Sunday, July 29, 2007


Bear Grylls/Juice Plus Connection

Controversial outdoor survivalist and TV host Bear Grylls is a Juice Plus spokesperson and sells the product, according to information recently received by the JPRB.

Grylls, who is best known as the star of the Discovery Channel TV show Man vs. Wild, was at the center of a hailstorm of media criticism this week when it was revealed that survival scenes in his shows had been faked and misrepresented to viewers.[1][2][3][4][5][6][7][8]

Grylls had previously admitted that Juice Plus (i.e. National Safety Associates) was a financier of his 1998 climbing expedition to Mt. Everest[9][10]. Grylls also runs his own Juice Plus franchise,[11] profits from sales of the product, and has been a speaker at Juice Plus distributor training events[12]. He is featured on a Juice Plus promotional CD entitled Achieving Optimal Health,[13][14] along with fellow Juice Plus distributor/spokesperson Mitra Ray[15][16][17] and Nyjon Eccles[16] (Eccles has also been the subject of controversy as a result of his advocacy of highly questionable medical procedures such as magnetic bandage therapy for leg ulcers and light beam therapy lymph detoxification for cancer patients).[18][19][20][21]

Despite the existence of reliable, widely-available information in the public domain confirming the financial ties between Grylls and Juice Plus, at least one distributor of the product has falsely claimed that no such connection exists. In a March 24 post on the website, Juice Plus distributor/spokesperson Julia Havey claimed to potential customers:

“I am at a convention for Juice Plus and the final speaker of the conference was a man named Bear Grylls…and, for those who care to know, Bear took a picture of himself on Mt. Everest holding up a Juice Plus T-shirt. He was not a paid spokesperson, or a distributor, nor did NSA/Juice Plus sponsor his expedition."[22]

The cover-up of Grylls' financial connection to Juice Plus is further evidence of the false and misleading claims being made by Juice Plus distributors and attests to the inability or lack of will of the marketing company, National Safety Associates, to prevent such claims from being made.

Follow-up Note
Havey’s comments at Sparkpeople .com were deleted on July 31 -- two days after this story was posted.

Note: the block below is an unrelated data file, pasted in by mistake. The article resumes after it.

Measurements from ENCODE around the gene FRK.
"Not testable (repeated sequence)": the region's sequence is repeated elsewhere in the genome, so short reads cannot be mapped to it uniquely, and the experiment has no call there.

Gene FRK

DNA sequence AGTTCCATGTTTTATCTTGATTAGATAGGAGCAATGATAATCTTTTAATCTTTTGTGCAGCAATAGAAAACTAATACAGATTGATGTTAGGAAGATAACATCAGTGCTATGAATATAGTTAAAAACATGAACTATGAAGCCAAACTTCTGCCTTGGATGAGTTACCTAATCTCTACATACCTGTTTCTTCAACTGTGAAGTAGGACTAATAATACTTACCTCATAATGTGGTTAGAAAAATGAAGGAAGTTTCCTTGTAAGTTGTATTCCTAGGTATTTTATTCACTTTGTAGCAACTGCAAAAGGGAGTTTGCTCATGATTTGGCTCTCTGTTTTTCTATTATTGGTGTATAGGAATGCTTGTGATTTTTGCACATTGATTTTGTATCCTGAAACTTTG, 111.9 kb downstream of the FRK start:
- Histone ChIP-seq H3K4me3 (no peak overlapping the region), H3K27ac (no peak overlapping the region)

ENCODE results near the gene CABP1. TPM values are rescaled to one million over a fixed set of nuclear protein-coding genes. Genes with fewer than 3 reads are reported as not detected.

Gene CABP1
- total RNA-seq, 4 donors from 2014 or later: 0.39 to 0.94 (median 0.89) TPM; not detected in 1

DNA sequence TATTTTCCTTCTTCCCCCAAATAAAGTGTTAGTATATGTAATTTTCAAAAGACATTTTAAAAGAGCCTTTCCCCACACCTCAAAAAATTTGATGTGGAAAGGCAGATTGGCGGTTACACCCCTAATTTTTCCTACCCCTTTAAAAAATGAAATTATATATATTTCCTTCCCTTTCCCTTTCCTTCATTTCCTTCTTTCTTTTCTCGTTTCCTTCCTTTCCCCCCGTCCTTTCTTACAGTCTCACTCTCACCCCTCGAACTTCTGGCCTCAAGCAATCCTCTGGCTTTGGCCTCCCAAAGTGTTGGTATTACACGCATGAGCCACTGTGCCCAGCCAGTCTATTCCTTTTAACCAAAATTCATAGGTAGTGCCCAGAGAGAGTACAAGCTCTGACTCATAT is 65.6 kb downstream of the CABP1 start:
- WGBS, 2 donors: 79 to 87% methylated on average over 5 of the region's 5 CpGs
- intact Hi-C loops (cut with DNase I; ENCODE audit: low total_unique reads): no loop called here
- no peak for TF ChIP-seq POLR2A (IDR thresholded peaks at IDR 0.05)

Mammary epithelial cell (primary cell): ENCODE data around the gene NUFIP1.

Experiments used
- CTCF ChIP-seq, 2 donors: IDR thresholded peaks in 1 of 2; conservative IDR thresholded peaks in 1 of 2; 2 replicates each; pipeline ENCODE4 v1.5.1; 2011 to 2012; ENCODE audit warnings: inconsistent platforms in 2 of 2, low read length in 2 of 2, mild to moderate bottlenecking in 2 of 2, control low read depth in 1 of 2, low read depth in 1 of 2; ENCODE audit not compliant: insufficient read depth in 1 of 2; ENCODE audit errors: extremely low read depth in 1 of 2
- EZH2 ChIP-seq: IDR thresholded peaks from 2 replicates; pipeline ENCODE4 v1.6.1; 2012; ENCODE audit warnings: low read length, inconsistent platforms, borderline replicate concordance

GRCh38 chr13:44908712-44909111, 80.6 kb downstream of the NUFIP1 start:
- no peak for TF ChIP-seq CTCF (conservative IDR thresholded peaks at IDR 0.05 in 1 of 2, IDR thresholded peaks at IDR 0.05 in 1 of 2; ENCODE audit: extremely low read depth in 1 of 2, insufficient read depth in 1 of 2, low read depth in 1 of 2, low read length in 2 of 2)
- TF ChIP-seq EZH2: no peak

1. 'Wild' Grylls not so manly after all? Andrew Wallenstein; AOL TV News (7/24/2007).
  2. Pilots doubt Bear Grylls’ Everest para-motor flight claims. Mount (7/11/2007).
  3. Grylls' thrills bogus: expert survivalist charged with cushy shortcuts. Don Kaplan; New York Post online (7/24/2007).

  4. Bear Grylls a fraud? The Jellyfisher (7/23/2007).
  5. Bear Grylls 'faked Channel 4's Born Survivor'. Richard Edwards; The Sunday Telegraph online (7/24/2007).
  6. Survival show faces 'fake' claim. BBC News online (7/23/2007).
  7. TV 'survival king' stayed in hotels. Robert Booth; The Sunday Times Online (7/22/2007).
  8. Bear Grylls Not as 'Wild' as Advertised. Marcus Vanderberg; AOL Black Voices Blog (07/25/2007).
  9. Sponsors. Bear
  10. Not just anybody: Bear Grylls. Amber Cowan; The Sunday Times Online (8/6/2006)
  11. Bear Grylls Juice Plus Distributor Page
  12. Juice Plus Post Conference Training. Prevention Denver Juice Plus website.
  13. Juice Plus CDs. Juice Plus
  14. Juice Plus CDs. Aireau and Network Marketing Support.
  15. Shining Star International Juice Plus Distributor Page.
  16. What healthcare professionals say about Juice Plus. National Safety Associates.
  17. Readers Respond (June 2, 2007): Mitra Ray. Juice Plus Research Blog.
  18. This may be fair trading - then again, it may not. The Quackometer (1/15/2007).
  19. Magnetic needling. Ben Goldacre; The Guardian (7/25/2005).
  20. The cost of the Chiron Clinic/NHS takes up Cherie's magic magnets cure. DC's Improbable Science Page.
  21. The Bad Science Forum.
  22. Juice Plus: My experience. Julia Havey;

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